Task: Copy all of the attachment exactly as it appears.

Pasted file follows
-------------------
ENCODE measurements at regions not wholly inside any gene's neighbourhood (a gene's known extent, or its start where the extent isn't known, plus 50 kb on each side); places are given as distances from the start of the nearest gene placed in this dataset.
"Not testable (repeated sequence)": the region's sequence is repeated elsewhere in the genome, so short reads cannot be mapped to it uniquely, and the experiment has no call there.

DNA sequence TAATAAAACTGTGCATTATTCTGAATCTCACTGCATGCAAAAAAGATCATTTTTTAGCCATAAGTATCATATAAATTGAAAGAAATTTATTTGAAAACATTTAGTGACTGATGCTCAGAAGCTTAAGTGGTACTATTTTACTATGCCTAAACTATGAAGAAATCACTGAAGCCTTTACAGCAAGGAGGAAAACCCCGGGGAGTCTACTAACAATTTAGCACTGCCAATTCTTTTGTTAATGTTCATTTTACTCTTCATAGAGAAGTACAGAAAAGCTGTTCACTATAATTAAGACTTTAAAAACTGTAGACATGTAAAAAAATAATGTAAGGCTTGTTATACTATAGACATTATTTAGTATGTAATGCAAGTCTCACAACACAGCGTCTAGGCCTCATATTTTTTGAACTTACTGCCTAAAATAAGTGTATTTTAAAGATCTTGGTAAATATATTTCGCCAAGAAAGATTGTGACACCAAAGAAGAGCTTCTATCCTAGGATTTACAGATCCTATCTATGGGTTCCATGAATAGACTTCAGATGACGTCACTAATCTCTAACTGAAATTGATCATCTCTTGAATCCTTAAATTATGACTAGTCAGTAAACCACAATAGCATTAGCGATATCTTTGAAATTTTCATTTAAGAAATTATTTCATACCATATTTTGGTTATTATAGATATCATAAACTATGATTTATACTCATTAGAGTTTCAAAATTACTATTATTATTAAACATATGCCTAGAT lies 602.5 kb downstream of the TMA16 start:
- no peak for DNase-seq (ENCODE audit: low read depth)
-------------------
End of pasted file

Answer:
ENCODE measurements at regions not wholly inside any gene's neighbourhood (a gene's known extent, or its start where the extent isn't known, plus 50 kb on each side); places are given as distances from the start of the nearest gene placed in this dataset.
"Not testable (repeated sequence)": the region's sequence is repeated elsewhere in the genome, so short reads cannot be mapped to it uniquely, and the experiment has no call there.

DNA sequence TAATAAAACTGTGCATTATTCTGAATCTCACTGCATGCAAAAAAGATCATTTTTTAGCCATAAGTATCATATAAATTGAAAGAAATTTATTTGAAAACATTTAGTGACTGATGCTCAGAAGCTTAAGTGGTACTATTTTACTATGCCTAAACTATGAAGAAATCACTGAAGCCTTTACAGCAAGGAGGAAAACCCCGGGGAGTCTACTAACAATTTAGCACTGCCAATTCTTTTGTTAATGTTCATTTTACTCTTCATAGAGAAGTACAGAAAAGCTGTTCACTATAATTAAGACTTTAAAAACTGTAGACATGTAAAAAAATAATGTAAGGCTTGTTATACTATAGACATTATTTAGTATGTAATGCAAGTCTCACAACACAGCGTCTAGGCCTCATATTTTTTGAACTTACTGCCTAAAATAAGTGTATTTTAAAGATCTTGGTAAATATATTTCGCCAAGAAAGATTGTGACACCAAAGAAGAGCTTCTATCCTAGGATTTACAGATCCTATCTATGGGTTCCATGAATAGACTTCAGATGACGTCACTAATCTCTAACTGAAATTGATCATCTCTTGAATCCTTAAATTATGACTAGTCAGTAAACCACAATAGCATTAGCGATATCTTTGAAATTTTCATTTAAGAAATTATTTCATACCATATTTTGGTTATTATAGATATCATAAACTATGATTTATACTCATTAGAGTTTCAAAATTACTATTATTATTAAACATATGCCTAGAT lies 602.5 kb downstream of the TMA16 start:
- no peak for DNase-seq (ENCODE audit: low read depth)